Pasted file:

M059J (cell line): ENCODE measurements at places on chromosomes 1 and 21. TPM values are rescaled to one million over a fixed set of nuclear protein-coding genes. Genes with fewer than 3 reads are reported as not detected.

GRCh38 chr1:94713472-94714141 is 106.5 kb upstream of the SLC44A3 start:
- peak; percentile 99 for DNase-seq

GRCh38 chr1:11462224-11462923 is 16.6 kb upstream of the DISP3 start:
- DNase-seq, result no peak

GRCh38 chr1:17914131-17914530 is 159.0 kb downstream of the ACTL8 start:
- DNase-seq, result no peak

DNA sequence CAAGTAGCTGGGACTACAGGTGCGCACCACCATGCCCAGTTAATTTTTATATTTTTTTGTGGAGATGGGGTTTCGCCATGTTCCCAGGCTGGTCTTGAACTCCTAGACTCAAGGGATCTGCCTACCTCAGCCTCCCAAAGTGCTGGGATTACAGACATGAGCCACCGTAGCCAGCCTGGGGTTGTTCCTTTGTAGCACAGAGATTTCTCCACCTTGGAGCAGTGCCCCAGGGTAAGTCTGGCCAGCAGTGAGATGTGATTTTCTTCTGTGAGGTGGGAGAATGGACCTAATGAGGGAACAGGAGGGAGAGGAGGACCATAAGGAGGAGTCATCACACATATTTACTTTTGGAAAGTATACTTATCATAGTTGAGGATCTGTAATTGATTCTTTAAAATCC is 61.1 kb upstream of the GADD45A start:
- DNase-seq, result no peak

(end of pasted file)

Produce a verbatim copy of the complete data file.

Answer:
M059J (cell line): ENCODE measurements at places on chromosomes 1 and 21. TPM values are rescaled to one million over a fixed set of nuclear protein-coding genes. Genes with fewer than 3 reads are reported as not detected.

GRCh38 chr1:94713472-94714141 is 106.5 kb upstream of the SLC44A3 start:
- peak; percentile 99 for DNase-seq

GRCh38 chr1:11462224-11462923 is 16.6 kb upstream of the DISP3 start:
- DNase-seq, result no peak

GRCh38 chr1:17914131-17914530 is 159.0 kb downstream of the ACTL8 start:
- DNase-seq, result no peak

DNA sequence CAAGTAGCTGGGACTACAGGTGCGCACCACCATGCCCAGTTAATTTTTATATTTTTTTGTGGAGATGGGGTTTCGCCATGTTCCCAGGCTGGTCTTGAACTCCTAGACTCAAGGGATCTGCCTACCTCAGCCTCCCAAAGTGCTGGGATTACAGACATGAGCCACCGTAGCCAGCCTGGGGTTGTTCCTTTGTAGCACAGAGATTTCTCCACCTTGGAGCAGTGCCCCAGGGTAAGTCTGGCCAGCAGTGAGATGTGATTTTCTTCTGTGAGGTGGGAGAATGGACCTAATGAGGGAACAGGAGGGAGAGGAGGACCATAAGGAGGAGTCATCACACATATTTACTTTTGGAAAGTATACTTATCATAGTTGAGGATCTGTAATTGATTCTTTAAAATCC is 61.1 kb upstream of the GADD45A start:
- DNase-seq, result no peak